Project D1-1: Modeling present and future values for sustainable water management blueprint indicators


Roy Haggerty, PhD

Oregon State University
College of Earth, Ocean, and Atmospheric Sciences,

D1-1 U-envision graphicThis project will provide insight into how different urban water management strategies may mitigate risks and create resilience to pressures from climate and socioeconomic change.  It will develop a tool for modeling future conditions of urban water systems, and regionally pilot the use of urban water sustainability indicators (developed by project D1-2) to measure the vulnerability, reliability and resiliency of current and future water management strategies and technological innovations.  The project will work with regional stakeholders from the Willamette Valley, Oregon to identify realistic assumptions for futures scenarios and identify regionally-relevant water management solutions.

This project is intertwined with D1-2 which assesses tradeoffs associated with sustainable urban water solutions under climatic, land use, population, economic development, planning, and policy uncertainty.   A decision innovation dashboard is being developed under Thrust D activities that tracks and rates options for both top-down and bottom-up optimization of urban water systems via stakeholder engagement.


  • Regionally downscaled climate projections
  • Population projections
  • Geospatial land, water, and demographic data
  • Pipe networks for the cities of Portland and Eugene



Data outputs include map-based visualizations and indicator-based metrics that highlight potential tradeoffs between different urban water management approaches.


The project will develop transferable modeling and stakeholder engagement approaches, a set of future scenarios for the Willamette River Basin in Oregon, and model outputs representing landscape dynamics and water innovation impacts under alternative future scenarios.

U-Envision Model

The project is developing U-envision, a tool to visualize and explore tradeoffs between different urban water management strategies and responses to the 21st century challenges of population growth and climate change.

The model builds on Willamette Envision, a whole watershed model that represents natural and human influences on water supply, demand and hydrology.  Envision has been widely used to conduct model based scenario assessments incorporating both biophysical and sociocultural dimensions of landscape change.

As part of this project, researchers will increase the resolution of municipal scale modeling for the cities of Eugene and Portland, while maintaining the perspective of a whole watershed model.

Related Materials





Haggerty_Roy_ProfileRoy Haggerty, PhD – Principal Investigator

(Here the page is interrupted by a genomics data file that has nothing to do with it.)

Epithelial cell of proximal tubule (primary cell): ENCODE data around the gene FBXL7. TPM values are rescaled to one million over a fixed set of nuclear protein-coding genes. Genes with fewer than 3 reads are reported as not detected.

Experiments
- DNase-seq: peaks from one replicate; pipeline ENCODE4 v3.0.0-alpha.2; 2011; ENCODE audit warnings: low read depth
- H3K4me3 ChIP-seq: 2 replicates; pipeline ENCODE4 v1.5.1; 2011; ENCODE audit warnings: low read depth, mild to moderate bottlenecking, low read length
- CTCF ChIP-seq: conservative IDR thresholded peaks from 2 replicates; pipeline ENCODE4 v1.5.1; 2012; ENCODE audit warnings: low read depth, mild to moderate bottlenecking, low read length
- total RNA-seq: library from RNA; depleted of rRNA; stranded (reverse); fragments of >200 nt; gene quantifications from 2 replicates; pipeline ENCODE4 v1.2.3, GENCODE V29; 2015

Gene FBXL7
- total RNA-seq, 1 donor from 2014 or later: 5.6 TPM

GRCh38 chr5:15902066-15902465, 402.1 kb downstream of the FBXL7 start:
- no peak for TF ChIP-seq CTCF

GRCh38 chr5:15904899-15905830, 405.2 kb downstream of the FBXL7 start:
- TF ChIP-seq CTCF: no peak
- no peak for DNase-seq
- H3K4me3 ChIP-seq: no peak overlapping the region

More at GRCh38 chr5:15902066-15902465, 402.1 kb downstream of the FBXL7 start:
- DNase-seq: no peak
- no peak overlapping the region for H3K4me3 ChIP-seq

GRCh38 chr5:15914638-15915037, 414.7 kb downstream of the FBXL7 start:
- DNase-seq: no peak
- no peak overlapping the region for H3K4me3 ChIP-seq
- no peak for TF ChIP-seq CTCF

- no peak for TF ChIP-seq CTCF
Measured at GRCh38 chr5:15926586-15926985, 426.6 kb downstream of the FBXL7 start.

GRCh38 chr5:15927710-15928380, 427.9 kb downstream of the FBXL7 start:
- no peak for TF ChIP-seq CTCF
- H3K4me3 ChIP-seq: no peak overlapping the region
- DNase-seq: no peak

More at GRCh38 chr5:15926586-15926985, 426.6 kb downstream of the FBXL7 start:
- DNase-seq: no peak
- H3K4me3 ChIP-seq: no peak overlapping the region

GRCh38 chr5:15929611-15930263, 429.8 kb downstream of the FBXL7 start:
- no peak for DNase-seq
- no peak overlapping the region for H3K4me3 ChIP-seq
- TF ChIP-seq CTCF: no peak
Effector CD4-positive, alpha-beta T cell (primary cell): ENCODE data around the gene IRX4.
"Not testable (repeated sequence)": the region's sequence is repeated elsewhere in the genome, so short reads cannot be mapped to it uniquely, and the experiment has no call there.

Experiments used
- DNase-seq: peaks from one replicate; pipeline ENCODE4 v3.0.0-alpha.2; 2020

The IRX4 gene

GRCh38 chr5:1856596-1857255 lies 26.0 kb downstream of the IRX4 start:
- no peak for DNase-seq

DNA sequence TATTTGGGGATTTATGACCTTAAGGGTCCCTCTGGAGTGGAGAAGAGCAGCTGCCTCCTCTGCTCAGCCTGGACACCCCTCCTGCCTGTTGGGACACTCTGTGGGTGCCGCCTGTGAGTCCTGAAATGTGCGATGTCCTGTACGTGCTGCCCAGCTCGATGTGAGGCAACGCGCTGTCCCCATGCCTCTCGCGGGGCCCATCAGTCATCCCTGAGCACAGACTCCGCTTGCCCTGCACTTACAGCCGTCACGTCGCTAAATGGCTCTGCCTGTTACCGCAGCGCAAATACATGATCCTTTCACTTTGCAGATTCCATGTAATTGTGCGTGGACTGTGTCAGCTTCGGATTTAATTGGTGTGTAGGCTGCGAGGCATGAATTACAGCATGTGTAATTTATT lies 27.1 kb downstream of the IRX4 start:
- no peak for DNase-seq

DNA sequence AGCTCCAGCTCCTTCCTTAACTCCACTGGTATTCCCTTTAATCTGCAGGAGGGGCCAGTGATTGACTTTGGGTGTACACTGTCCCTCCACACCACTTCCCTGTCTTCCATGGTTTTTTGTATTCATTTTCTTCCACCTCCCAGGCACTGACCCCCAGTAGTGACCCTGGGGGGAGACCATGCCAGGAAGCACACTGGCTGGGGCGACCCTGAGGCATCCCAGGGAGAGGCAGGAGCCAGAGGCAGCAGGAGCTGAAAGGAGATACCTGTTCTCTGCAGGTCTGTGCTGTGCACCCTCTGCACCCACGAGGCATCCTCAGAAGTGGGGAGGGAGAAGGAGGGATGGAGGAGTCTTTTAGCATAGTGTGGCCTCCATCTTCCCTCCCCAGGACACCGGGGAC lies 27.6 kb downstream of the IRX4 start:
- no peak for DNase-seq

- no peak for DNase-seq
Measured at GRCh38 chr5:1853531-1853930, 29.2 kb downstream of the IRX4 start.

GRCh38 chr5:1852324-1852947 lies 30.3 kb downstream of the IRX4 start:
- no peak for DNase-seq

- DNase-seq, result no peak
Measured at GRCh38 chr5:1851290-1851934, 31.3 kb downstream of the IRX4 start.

Associate Vice President for Research and Hollis M. Dole Professor of Environmental Geology
College of Earth, Ocean, and Atmospheric Sciences
Oregon State University
Voice: (541) 737-0663

Dr. Haggerty has been a faculty member at OSU for nearly 20 years, where he holds the Hollis M. Dole Professorship in Environmental Geology. His hydrology research group studies transport in water. His research has been applied to nuclear waste disposal problems in the US and Sweden, to groundwater contamination, and to transport of nutrients, carbon, and heat in streams. His work has been supported by more than $9 million in grants and contracts from the National Science Foundation, the Department of Energy, the Environmental Protection Agency, the USDA Forest Service, and several other organizations in the US and Sweden, resulting in approximately 60 peer-reviewed publications. During a sabbatical in Spain, he and colleagues developed a smart tracer for quantifying metabolism in streams. This and work with colleagues at the USDA Forest service have generated research opportunities in ecohydrology. He is currently the PI for the Willamette Water 2100 project, sponsored by the NSF, which involves about 20 faculty at OSU, the University of Oregon, Portland State University, and UC Santa Barbara who. The “WW2100” project’s goal is to understand how climate change and human activity may affect water scarcity in the Willamette Basin over the 21st century. He and his team also have other projects working on the role of streams in the carbon cycle and on urban water sustainability.

David Hulse, Philip H. Knight Professor

Department of Landscape Architecture and Member, Institute for a Sustainable Environment,
University of Oregon

Mary Santelmann, Associate Professor

College of Earth, Ocean, and Atmospheric Sciences and Director, Water Resources Graduate Program
Oregon State University

Allan Branscomb

Institute for a Sustainable Environment, University of Oregon

David Conklin

Oregon Freshwater Simulations

Chris Enright

University of Oregon, Institute for a Sustainable Environment

Brian Fulfrost

Oregon Freshwater Simulations

Maria Wright

Oregon State University, Institute for Water and Watersheds,



Michael Harrison, Ph.D. student

Oregon State University, Water Resources Science
Email: harrimic@oregonstate.ed

Michelle Talal, Ph.D. student

Oregon State University, Environmental Sciences